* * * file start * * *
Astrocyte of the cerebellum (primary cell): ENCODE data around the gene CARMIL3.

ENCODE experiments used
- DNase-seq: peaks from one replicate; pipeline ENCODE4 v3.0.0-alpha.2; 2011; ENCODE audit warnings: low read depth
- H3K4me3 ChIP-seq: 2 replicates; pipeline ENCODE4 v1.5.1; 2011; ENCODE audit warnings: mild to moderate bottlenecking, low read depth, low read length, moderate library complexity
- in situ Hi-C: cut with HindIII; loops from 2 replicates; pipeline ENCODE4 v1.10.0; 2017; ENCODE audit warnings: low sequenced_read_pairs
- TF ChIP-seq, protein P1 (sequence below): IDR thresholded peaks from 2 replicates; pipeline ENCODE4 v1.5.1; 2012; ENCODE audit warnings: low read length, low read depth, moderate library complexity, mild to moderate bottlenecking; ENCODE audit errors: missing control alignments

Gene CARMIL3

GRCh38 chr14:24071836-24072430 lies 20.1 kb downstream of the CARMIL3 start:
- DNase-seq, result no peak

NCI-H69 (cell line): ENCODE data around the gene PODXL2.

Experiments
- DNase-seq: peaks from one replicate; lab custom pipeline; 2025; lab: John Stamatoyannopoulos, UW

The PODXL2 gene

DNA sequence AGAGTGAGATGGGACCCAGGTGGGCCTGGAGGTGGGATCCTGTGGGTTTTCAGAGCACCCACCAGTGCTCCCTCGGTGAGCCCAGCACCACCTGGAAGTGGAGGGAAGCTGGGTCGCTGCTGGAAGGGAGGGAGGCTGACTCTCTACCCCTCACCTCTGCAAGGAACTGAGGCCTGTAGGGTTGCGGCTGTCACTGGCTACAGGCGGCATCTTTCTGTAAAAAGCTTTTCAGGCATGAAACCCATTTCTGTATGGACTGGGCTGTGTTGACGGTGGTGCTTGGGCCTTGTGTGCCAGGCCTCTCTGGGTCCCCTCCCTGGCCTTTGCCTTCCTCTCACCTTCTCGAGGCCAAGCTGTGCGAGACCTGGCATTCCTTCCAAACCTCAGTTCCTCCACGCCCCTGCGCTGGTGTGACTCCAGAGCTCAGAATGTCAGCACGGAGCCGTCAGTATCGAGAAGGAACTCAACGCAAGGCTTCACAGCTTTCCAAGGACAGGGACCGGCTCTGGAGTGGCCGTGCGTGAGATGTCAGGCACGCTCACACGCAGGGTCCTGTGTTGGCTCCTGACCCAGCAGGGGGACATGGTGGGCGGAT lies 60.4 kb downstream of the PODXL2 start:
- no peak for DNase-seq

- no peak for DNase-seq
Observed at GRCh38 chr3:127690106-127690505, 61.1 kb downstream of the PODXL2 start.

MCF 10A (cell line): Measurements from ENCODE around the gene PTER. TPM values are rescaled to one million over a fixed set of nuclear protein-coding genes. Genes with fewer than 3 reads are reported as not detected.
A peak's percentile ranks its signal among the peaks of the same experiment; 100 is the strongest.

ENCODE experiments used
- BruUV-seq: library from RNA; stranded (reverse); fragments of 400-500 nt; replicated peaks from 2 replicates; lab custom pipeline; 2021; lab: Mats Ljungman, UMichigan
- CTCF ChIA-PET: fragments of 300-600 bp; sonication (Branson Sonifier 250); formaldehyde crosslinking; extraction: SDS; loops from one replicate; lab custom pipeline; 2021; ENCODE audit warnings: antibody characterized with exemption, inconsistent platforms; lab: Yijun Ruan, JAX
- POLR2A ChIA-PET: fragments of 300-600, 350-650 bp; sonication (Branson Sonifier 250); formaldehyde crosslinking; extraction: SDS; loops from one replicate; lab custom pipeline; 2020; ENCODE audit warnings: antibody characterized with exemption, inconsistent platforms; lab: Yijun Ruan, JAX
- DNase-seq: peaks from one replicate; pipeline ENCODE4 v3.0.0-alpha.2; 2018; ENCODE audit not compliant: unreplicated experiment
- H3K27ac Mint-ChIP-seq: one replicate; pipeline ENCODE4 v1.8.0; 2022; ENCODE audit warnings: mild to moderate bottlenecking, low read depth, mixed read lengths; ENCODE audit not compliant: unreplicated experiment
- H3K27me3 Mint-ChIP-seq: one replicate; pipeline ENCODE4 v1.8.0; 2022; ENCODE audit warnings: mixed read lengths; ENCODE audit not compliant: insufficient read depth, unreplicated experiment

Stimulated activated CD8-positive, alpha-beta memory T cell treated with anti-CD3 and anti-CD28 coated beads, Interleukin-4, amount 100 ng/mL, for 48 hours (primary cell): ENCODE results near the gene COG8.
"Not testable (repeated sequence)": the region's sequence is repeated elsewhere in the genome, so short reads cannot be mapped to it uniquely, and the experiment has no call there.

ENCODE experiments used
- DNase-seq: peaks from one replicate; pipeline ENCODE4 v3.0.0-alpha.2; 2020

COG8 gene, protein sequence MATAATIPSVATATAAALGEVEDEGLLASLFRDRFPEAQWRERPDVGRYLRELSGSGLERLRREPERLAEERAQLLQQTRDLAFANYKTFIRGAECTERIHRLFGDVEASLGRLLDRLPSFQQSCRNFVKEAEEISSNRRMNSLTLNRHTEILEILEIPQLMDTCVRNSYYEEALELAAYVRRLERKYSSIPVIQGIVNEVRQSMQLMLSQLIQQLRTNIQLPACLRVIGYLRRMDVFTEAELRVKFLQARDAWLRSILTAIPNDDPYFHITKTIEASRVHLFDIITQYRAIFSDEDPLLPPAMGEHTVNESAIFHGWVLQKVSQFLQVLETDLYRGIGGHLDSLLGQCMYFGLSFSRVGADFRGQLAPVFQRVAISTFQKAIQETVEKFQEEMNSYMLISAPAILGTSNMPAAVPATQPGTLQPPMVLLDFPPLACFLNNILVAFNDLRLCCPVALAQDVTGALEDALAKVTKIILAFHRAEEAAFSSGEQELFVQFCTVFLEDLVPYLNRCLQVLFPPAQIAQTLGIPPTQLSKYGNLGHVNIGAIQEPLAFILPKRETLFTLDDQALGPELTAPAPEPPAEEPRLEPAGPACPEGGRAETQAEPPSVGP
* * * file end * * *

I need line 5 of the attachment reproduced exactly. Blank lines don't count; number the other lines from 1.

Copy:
- in situ Hi-C: cut with HindIII; loops from 2 replicates; pipeline ENCODE4 v1.10.0; 2017; ENCODE audit warnings: low sequenced_read_pairs